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Posted on 28th of December, 2013
259 notes

Tags: health, immunity, immunization, vaccination,
Immunity is the ability of the body to tolerate material that is indigenous to it and eliminate material that is foreign.
The success of the immune system depends on its ability to distinguish between host (self) and foreign (non-self) cells.
The body’s first line of defense against infectious agents, or pathogens, is our skin and mucous membranes.
If a pathogen breaks through these barriers, it encounters a series of nonspecific immune defenses, including specialized cells and chemicals that seek out, identify, and destroy the pathogen, regardless of its identity.
This general response is nearly identical for each pathogen, and even if the body is exposed to the same pathogen many times the response each time is the same (there is no immunologic memory).
If a pathogen evades non-specific defenses, the body mounts a specific acquired immune response tailored to each pathogen.
Acquired immunity is divided into two types based on how it is acquired by the host:
Active immunity is provided by a person’s own immune system. This type of immunity can come from exposure to a disease or from vaccination. Active immunity usually lasts for many years and often is permanent.
Passive immunity results when antibodies are transferred from one person or animal to another. The most common form of passive immunity occurs when a fetus receives antibodies from his or her parent across the placenta during pregnancy. Passive immunity disappears over time, usually within weeks or months.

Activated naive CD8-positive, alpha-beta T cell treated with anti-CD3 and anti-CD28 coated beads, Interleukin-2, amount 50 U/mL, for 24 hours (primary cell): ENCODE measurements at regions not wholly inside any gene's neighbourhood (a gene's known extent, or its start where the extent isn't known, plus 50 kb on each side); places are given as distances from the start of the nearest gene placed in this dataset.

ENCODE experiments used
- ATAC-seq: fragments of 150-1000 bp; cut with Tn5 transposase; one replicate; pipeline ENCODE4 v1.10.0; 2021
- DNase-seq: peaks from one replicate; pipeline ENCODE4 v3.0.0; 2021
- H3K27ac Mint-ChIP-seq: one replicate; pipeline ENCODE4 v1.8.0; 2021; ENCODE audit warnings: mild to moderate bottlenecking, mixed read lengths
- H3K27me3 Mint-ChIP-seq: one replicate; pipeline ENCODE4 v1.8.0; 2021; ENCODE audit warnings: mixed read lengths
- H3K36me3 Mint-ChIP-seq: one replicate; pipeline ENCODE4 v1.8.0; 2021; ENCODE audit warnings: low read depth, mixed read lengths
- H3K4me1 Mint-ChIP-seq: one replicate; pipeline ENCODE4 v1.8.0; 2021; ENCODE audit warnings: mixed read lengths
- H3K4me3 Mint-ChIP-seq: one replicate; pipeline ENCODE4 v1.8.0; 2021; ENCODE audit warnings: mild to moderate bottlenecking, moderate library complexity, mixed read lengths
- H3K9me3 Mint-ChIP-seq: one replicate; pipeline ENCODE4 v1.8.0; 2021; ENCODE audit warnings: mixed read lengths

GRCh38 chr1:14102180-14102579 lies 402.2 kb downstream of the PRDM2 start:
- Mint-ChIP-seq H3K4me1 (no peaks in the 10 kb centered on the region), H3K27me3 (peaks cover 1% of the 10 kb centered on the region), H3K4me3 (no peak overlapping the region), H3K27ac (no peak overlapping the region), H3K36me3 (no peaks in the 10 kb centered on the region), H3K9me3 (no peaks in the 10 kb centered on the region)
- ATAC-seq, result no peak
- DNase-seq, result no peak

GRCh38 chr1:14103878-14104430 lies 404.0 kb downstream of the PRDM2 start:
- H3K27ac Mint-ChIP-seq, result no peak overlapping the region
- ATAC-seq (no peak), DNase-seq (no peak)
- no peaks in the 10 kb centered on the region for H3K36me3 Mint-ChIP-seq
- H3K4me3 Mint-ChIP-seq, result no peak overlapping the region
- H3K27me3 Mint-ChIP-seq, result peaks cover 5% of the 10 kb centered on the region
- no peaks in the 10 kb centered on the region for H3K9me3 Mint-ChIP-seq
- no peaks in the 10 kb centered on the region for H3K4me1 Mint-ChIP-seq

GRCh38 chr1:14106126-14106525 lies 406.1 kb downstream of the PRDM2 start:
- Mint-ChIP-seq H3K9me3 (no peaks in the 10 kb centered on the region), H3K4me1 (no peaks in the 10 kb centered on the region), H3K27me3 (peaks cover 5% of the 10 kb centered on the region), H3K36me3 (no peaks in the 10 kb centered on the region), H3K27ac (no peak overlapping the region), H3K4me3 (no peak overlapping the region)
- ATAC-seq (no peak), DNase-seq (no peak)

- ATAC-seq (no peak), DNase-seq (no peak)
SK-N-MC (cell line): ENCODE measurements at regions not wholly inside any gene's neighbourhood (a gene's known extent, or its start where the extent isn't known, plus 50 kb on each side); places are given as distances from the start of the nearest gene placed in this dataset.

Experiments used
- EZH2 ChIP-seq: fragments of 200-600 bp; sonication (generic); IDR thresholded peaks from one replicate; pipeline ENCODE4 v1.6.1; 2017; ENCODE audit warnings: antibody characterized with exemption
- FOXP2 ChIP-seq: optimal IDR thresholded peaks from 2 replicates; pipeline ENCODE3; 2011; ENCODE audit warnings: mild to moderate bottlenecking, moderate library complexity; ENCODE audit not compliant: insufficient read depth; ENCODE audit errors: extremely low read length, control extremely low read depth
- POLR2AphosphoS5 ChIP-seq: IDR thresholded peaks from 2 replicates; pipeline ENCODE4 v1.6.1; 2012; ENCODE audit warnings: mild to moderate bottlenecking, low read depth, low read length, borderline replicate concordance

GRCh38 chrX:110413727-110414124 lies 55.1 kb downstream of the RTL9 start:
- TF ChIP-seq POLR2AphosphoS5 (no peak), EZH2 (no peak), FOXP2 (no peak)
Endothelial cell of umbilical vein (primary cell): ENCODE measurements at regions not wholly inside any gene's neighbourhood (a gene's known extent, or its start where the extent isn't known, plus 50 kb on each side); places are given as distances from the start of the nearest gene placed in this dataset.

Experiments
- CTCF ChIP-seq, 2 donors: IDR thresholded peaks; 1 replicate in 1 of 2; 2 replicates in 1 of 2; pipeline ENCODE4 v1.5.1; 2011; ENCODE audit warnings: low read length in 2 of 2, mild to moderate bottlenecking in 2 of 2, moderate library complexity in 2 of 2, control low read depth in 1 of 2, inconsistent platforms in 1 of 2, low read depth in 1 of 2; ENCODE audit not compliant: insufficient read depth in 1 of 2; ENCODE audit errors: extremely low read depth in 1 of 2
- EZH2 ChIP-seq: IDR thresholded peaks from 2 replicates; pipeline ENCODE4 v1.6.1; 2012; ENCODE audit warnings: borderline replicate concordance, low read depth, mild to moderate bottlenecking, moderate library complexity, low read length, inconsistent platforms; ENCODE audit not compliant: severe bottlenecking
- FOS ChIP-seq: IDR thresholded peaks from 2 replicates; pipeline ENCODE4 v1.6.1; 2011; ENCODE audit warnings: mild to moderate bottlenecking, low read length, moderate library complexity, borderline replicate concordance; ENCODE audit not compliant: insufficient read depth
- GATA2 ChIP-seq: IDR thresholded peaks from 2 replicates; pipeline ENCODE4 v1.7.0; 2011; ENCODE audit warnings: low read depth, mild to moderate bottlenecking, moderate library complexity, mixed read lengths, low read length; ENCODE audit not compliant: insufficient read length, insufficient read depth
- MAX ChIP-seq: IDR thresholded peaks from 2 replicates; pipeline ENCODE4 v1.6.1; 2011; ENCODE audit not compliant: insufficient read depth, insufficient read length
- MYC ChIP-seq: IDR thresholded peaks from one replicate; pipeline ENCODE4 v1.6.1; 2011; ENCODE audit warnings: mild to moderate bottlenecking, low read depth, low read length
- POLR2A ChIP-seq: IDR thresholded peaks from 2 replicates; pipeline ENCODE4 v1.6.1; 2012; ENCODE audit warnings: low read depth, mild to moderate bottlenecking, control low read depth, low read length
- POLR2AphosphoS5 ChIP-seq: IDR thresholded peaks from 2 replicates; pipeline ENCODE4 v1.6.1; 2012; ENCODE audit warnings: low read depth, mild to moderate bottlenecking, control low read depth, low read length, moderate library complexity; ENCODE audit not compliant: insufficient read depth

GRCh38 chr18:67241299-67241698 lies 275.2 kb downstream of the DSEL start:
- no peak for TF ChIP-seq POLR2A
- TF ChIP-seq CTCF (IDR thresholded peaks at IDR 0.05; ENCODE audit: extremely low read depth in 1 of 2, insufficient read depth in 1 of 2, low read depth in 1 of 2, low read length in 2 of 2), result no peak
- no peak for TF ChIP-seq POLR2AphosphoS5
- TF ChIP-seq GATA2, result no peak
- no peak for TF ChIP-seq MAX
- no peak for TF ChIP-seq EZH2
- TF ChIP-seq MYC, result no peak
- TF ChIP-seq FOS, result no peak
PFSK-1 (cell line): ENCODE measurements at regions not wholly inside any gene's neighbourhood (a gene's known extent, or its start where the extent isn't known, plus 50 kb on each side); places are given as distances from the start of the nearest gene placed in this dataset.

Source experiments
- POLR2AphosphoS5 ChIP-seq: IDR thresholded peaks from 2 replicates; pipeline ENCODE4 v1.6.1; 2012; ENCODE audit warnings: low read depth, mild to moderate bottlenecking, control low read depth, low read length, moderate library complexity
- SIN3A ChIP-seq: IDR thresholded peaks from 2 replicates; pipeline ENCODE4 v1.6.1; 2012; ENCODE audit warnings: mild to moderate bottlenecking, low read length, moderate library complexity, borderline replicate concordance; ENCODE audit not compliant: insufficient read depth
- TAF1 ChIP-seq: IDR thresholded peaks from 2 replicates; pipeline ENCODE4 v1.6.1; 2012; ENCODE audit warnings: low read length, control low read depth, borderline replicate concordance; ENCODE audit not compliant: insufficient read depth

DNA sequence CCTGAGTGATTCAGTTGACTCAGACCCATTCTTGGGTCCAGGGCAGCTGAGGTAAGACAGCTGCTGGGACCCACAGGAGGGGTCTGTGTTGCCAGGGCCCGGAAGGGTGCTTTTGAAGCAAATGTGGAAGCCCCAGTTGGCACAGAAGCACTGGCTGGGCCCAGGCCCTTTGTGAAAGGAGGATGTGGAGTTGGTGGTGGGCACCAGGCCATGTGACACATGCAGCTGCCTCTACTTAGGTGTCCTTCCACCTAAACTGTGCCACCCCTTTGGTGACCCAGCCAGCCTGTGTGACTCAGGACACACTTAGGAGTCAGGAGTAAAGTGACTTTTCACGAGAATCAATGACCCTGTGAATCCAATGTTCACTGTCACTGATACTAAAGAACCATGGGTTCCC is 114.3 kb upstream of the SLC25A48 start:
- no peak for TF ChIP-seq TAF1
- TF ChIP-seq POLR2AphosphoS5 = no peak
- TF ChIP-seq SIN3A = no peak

Some childhood vaccinations (e.g., measles) are scheduled so that the vaccine is given at the time when passive immunity from maternal antibodies is waning.
A vaccine is a preparation of a weakened or killed microbe, or portion of it, that when administered, stimulates an immune response against the pathogen but which itself is incapable of causing severe infection.
If the body encounters the real disease-causing pathogen in the future, the immune system will “remember” the pathogen and can respond quickly to launch an immune response to prevent severe illness.
Each vaccine provides immunity against a particular disease; therefore, a series of vaccinations is administered to children and adults to protect them from many vaccine-preventable diseases.
Some vaccines are combined into a single injection. For example, DTP vaccine combines vaccines against three diseases — diphtheria, tetanus, and pertussis.

There are three main types of vaccines:
Live attenuated vaccines usually only require one dose to provide life-long immunity, with the exception of oral polio vaccine, which requires multiple doses. Examples include:
Virus (e.g., oral polio vaccine [OPV], measles, yellow fever)